Nuwara Eliya, Ceylon by M G Prater 1945

Nuwara Eliya, Ceylon
by M G Prater 1945

We move to a closer view of #MahaKudugala and #Ragala Rock.  I love the simpleness of these paintings.  Detail is not necessary to portray beauty.  Broad strokes and variation of colour are enough to imbue life and joy into them.  War and its’ ravages here are hidden behind natures beauty.

From the mountains to the coast and a small village of #Karaitivu.

Karaitivu, Ceylon by M G Prater 1945

Karaitivu, Ceylon
by M G Prater 1945

What a country this is!  From mountains to beautiful beaches.  Dugouts line the beach ready for fishing.  A tranquil scene of sun, sand and palm trees.  Once again done in broad strokes and washes of colour.

And from this beach if one looked out over the water one would see our next image.

Kayts Island from Karaitivu, Ceylon by M G Prater 1945

Kayts Island from Karaitivu, Ceylon
by M G Prater 1945

Kayts Island, small and idyllic.  A series of paintings from an artist who has found love and joy in a land even when war has savaged the world.  Even to this place war came.

Posted in Watercolour paintings | Tagged , , , , , , | Leave a comment

Historical Photography as Art

I have only a few photographs in my collection but I acquired one the other day that qualifies as art as well as history.  Being a Canadian living in England this photo intrigued me because of where it came from.

Arthur William Patrick Albert Duke of Connaught and Strathearn Photograph by J Inglis 1870

Arthur William Patrick Albert
Duke of Connaught and Strathearn
Photograph by J Inglis 1870

I purchased the photograph because it was taken in Montreal.  Beneath the portrait a signature ‘Arthur’ appears as well as June 1870.  This means it was taken just 3 years after Canada as a nation was formed.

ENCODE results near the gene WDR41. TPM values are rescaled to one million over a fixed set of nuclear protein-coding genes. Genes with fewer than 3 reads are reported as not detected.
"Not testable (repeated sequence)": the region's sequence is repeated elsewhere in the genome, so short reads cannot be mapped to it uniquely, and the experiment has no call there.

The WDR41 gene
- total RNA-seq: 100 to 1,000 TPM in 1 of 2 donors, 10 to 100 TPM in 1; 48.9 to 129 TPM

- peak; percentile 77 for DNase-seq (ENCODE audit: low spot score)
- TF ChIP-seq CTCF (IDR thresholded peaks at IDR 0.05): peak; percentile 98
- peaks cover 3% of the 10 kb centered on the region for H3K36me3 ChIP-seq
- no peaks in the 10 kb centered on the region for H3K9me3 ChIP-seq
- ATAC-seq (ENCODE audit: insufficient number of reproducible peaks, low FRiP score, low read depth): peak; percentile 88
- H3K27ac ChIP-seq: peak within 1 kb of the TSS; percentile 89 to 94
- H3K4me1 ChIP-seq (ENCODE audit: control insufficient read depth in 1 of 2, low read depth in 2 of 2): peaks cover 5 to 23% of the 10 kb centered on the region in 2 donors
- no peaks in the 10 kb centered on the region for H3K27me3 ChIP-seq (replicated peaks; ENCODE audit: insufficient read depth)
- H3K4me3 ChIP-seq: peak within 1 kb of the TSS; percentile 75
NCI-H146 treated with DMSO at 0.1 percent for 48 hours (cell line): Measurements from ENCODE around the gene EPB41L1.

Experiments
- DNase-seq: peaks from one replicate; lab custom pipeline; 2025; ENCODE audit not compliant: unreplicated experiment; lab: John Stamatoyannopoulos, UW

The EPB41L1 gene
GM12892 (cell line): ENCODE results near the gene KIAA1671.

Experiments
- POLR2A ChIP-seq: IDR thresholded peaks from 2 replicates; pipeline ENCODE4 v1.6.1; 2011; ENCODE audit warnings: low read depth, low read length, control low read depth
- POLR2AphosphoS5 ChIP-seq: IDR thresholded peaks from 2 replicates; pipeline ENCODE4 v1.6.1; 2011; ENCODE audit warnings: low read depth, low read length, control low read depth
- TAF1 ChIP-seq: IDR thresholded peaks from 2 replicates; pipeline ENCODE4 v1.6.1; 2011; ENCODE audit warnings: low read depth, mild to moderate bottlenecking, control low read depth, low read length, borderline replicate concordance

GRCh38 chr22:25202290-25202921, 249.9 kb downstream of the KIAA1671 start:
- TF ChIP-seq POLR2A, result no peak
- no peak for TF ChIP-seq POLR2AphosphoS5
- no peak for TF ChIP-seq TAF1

The photographer was #JamesInglis (1835-1904).  Born in Scotland, James Inglis  began his photographic career in St. Catherines, Ontario and opened his Montreal, Quebec studio in 1866.  By 1871 his well established studio employed 25 staff  with 2 photographers, two artists, and 1 retoucher.  In 1875, Inglis moved his shop and set up just feet away from his main competitor, William Notman.  The McCord Museum in Montreal has a wonderful collection of photographs by William Notman.  In 1884, Inglis moved to Chicago and later died in 1904 in an accidental explosion during an experiment.

Arthur William Patrick Albert 2 photograph by James Inglis 1870

Arthur William Patrick Albert 2
photograph by James Inglis 1870

The subject in this portrait is #ArthurWilliamPatrickAlbert, Duke of Connaught and Strathearn.  He was the seventh child of Queen Victoria and third son – supposedly her favourite.  Prince Arthur was a career soldier.  His regiment spent a year in Montreal and he served on the Red River expedition in 1870.  He rose in rank and in 1902 was promoted to Field Marshal.  Prince Arthur later returned to Canada as Governor-General.  The first royal to hold the position.  The Duke served as Governor-General of Canada from 1911 to 1916.  He clearly had great affection for the country and was very popular.  Many Canadian places and institutions were named after him.

Arthur William Patrick Albert 3 photograph by James Inglis 1870

Arthur William Patrick Albert 3
photograph by James Inglis 1870

A little piece of Canada’s history and art as well.

 

Posted in Photographs | Tagged , , , | Leave a comment

Art of Line & Colour 2

A little over a year ago I discussed a local artist by name of #PeterNuttall and I have managed to add a third piece by this artist to my collection.  Another local artist will also be covered in this chapter.

Girl with Violin by Peter Nuttall 1997

Girl with Violin
by Peter Nuttall 1997